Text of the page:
Stop Oppressing My Fake Medicine
August 26, 2013
The Morning Heresy is your daily digest of news and links relevant to the secular and skeptic communities.
Dylan Matthews at WaPo's Wonkblog expands on Matthew Yglesias's call to tax churches, and highlights Ryan Cragun's research for Free Inquiry, in which it is estimated that American taxpayers are subsidizing religion to the tune of over $80 billion a year (Matthews' revised number). The same study is cited in a Star-Ledger editorial, though not by name.
This is pretty big: 9th Circuit Court says California has to compensate an atheist drug offender for sending him back to prison because he refused a religiously-based addiction treatment. It's this kind of thing that makes things like the Secular Organizations for Sobriety (SOS) program important.
Cardinal Keith O'Brien is found to have blocked inquiries into sexual abuse by priests before he resigned for his own sexual conduct.
Ron Lindsay talked about the quandaries around faith healing and religious freedom in the context of medicine on a fascinating HuffPost Live panel, which featured Dr. Tim Lahey, author of a new piece on Pentacostals' refusal of HIV treatment.
CFI On Campus has a great new On-Air Session series through Google Hangouts, and the next one is tomorrow at 8ET, talking about the Light the Night walk and hugging atheists.
UFO cult the Raelians are in the news for two very different reasons: First, for offering surgery to repair female genital mutilation, and second, for launching a bizarre PR stunt that seems mostly about boobs.
Emily Willingham on the source of a measles outbreak in Texas: a megachurch that spooks parents away from vaccines.
Did you know Libya had a Muslim Brotherhood? It does, and it is ascendent.
NYT on the life, death, and impact of the recently-assassinated Indian skeptic activist Narendra Dabholkar.
Daisy Grewal at SciAm reports on a University of British Columbia study that shows encouraging folks to think critically reduces god-belief.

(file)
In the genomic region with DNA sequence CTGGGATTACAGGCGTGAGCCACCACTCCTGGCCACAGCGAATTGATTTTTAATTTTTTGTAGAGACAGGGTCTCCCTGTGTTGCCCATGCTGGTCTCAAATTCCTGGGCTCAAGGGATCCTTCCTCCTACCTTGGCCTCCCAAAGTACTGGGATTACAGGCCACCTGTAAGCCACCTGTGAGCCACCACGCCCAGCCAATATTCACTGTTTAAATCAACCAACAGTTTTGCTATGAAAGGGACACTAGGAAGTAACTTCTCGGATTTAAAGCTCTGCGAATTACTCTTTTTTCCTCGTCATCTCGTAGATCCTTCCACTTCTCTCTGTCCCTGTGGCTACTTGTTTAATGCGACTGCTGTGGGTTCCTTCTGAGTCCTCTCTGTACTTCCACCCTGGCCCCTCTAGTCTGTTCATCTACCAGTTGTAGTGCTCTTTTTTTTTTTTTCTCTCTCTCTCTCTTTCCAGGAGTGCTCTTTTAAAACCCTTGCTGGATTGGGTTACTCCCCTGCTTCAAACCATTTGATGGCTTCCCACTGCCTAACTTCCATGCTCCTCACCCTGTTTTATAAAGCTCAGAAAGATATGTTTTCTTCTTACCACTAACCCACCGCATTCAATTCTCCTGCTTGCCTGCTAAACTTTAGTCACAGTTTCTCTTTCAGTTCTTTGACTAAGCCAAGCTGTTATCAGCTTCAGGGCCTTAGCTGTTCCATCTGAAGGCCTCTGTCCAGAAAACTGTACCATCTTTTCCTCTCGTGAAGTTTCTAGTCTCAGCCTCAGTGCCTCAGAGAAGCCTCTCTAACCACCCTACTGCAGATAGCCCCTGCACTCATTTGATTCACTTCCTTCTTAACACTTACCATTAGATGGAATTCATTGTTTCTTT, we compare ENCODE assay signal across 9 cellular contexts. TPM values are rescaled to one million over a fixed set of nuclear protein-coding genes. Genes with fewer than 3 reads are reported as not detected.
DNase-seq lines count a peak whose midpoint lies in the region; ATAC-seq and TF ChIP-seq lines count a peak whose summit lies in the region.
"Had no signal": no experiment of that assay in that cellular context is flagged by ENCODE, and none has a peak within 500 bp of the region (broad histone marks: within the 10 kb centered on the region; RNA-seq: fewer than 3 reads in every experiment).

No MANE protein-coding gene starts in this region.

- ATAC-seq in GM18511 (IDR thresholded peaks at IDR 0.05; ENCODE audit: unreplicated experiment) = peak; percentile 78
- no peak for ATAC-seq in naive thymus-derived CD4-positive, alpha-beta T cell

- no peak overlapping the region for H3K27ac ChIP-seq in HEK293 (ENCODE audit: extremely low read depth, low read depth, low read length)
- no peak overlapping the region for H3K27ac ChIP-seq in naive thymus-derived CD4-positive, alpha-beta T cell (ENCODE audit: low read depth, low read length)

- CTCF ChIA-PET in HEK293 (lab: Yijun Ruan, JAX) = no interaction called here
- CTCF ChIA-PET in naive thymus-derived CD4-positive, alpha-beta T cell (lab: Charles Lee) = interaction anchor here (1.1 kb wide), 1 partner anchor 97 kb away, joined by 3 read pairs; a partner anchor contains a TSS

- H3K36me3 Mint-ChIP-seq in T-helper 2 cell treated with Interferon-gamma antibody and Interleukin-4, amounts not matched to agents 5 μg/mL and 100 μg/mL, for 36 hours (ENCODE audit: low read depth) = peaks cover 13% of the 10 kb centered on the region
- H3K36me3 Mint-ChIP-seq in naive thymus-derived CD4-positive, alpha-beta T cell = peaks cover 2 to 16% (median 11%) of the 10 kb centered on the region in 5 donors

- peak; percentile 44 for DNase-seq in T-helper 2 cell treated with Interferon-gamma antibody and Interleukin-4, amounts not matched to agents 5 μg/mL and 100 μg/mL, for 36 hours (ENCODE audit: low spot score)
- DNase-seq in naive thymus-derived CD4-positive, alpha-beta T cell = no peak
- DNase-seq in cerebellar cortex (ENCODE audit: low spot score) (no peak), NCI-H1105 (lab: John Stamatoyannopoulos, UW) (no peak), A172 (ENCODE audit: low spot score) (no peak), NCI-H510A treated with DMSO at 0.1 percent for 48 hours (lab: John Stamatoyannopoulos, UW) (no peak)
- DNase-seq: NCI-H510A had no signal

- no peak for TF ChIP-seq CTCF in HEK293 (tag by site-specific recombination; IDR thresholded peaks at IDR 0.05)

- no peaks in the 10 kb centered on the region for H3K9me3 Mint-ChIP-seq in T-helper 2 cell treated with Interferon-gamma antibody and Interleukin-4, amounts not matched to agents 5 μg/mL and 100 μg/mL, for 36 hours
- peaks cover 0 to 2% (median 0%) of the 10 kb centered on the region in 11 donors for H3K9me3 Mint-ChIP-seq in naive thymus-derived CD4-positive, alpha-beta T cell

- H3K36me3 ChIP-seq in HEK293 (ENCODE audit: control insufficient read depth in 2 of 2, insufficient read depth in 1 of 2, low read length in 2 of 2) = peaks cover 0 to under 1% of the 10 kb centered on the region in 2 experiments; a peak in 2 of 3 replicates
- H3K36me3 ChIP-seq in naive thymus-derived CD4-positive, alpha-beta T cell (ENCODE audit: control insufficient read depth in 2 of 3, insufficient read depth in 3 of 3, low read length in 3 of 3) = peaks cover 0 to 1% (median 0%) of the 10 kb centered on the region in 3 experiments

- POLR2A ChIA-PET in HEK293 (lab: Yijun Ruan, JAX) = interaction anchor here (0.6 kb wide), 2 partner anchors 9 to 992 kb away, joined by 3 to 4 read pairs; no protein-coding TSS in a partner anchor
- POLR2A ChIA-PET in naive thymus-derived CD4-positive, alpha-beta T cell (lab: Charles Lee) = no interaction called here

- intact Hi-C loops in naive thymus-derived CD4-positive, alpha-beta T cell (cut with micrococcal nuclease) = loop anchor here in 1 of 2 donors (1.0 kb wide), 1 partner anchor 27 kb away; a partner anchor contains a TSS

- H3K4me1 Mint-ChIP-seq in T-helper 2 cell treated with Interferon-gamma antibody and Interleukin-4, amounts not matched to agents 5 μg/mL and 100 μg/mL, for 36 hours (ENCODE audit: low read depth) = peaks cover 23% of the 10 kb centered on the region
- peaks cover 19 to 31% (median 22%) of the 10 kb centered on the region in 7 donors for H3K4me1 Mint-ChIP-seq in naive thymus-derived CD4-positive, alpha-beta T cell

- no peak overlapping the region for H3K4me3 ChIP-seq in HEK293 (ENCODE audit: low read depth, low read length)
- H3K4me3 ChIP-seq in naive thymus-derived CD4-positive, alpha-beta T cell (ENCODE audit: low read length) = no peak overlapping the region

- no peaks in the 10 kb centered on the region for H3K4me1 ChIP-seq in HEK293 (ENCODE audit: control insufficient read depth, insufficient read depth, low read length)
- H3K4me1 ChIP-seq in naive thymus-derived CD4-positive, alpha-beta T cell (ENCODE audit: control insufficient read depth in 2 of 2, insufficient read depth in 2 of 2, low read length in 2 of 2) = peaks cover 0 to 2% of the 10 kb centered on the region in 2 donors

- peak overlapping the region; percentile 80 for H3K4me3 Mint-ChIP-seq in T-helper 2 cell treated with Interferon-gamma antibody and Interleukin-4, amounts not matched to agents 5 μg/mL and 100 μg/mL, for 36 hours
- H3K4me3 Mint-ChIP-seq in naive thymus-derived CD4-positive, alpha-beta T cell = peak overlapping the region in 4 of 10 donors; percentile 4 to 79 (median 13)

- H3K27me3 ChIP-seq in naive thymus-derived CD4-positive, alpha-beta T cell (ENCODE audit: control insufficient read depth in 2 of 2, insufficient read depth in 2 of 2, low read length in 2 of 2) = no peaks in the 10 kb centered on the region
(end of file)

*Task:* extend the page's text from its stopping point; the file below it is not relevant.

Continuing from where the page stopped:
Blake Page calls out the waste of hundreds of millions of dollars by the military on "mystic quackery."
After the destruction of the nonprofit-developed, genetically-modified "Golden Rice" crop in the Philippines, scientists begin to express "a simmering frustration with activist organizations like Greenpeace, which they see as playing on misplaced fears of genetic engineering in both the developing and the developed worlds."
Did you know that Darwin almost didn't go on that big trip to the Galapagos? I think we're all really glad he did, and mayhaps you'll feel the same if you join the CFI Travel Club for its big Galapagos trip.
The DOJ sues to stop Louisiana's voucher program because, according to reporting by Danielle Dreilinger, it is "disrupt[ing] the racial balance in public school systems that desegregation orders are meant to protect."
Yet another uncritical puff piece on alt-med ("natural health" and herbal "medicine"), this time in the Union Leader.
Amit Majmudar posits that humans may not be so keen on a traditional "afterlife" after all, and he thinks to they key to understanding why is the compulsion to play hyper-realistic video games.
330 churches in Texas pool resources to run an ad campaign to "#ExploreGod," and I have to imagine they don't know what they're opening themselves up to by making it a hashtag.
John Shook lends us some of Bertrand Russell's wisdom on skepticism and humanism.
Conservative Catholic pundit Joseph Bottum backs gay marriage.
A bill banning religious headgear for public employees in Quebec moves forward.
Freek Vermeulen at Bloomberg reminds us that pseudoscience is not just the purview of health and the paranormal, but in business management as well.
Acupuncture patient is forgotten about by the practitioners, is left locked in the building, covered with needles.
Jean-Marie Welch writes in the Lexington Herald-Leader about how "faith-based morality can override logic."
Nat Case at Aeon: Is it okay if I'm both a Quaker and an atheist?
Michael Nugent takes on the New Statesman's Daniel Trilling on the subject of Dawkins and Islam, on BBC radio.
Fake psychic Rose Marks goes on trial for $25 million worth of fraud.
A "sea monster" washes up in Spain.
Quote of the Day
Steven Salzberg on the absurd arguments of the alt-med lobby:
They want the government to force insurance providers to pay for quack treatments, regardless of whether or not the treatments work. Any attempt to require evidence, they argue, amounts to discrimination. Discrimination? Yes! We must not allow the government to exclude health care providers just because those providers don’t cure anything.
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